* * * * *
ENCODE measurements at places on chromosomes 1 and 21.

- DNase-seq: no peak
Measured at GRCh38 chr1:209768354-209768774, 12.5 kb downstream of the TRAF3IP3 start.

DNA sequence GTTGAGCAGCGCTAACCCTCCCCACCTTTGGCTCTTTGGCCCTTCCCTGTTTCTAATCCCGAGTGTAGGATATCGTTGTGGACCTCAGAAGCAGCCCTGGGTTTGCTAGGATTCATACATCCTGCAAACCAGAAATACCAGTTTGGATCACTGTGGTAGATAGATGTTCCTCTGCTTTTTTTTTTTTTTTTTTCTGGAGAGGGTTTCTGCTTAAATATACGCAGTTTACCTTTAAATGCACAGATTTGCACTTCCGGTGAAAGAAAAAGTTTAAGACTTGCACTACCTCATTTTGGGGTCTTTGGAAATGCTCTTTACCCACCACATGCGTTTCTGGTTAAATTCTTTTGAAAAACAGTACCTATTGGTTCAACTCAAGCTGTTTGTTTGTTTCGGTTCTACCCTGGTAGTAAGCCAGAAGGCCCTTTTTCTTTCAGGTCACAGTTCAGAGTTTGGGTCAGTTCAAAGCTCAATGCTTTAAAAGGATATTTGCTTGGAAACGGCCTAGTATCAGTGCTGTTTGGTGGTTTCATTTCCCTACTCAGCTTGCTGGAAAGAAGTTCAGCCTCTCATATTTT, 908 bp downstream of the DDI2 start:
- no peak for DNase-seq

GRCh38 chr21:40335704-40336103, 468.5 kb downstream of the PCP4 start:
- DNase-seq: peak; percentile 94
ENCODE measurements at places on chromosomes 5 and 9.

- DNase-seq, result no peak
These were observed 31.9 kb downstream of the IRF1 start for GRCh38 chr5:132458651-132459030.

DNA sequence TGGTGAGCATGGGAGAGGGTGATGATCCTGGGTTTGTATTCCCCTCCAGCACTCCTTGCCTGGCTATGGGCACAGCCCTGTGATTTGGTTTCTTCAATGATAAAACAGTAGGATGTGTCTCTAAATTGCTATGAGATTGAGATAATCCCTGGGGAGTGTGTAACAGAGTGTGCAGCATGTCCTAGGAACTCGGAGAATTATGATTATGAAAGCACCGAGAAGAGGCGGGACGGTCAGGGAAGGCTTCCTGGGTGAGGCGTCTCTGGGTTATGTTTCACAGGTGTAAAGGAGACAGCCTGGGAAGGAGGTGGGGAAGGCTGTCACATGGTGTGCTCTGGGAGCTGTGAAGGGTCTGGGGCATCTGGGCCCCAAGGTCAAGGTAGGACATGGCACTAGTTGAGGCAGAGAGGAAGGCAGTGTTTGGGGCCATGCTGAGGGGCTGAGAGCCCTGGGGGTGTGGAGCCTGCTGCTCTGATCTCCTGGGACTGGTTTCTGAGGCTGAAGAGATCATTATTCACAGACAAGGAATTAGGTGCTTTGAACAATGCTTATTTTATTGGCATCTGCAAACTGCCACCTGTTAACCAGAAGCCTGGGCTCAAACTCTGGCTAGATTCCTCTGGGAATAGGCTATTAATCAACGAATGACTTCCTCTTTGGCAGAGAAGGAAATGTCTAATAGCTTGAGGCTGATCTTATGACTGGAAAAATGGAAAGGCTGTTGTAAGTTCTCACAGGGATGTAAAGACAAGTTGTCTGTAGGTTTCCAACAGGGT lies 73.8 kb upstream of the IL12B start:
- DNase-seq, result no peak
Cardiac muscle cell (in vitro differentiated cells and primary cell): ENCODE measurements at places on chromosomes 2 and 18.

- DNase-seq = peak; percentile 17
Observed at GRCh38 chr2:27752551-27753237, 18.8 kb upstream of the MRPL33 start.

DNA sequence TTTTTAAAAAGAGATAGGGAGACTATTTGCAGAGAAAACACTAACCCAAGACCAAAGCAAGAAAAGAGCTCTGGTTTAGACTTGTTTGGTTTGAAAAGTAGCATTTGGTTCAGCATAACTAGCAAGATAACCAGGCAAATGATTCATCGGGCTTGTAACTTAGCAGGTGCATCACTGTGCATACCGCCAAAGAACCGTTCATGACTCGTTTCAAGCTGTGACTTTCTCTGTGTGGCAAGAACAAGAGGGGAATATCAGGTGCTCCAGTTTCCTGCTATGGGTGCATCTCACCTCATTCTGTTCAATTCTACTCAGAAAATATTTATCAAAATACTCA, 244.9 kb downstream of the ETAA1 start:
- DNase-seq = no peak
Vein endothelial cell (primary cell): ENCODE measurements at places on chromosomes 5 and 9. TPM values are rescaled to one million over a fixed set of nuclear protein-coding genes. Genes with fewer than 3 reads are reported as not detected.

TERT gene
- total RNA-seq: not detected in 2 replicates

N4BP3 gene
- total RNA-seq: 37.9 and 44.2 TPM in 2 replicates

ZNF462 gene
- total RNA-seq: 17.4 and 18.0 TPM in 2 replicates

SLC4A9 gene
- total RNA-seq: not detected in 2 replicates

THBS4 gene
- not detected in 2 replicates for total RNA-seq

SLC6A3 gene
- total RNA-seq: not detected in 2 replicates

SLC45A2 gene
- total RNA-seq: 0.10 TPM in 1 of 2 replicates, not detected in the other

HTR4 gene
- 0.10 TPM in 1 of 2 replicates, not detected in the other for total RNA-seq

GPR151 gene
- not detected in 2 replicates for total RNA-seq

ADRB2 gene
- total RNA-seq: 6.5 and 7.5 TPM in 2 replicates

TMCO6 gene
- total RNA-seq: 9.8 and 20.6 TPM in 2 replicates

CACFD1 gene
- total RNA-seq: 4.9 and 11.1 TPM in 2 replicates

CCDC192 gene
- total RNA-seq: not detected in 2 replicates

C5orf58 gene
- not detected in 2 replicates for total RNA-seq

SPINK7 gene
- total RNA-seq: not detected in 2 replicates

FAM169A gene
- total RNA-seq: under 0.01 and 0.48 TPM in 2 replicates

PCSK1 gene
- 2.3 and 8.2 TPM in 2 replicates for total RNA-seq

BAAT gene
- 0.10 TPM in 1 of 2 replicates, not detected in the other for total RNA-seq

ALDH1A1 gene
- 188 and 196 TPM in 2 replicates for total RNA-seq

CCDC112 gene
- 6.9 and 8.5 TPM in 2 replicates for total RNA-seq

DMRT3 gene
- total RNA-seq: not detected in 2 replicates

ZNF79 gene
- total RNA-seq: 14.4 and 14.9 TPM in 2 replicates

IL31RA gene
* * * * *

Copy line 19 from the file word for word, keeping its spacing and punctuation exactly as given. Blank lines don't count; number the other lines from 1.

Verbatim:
TERT gene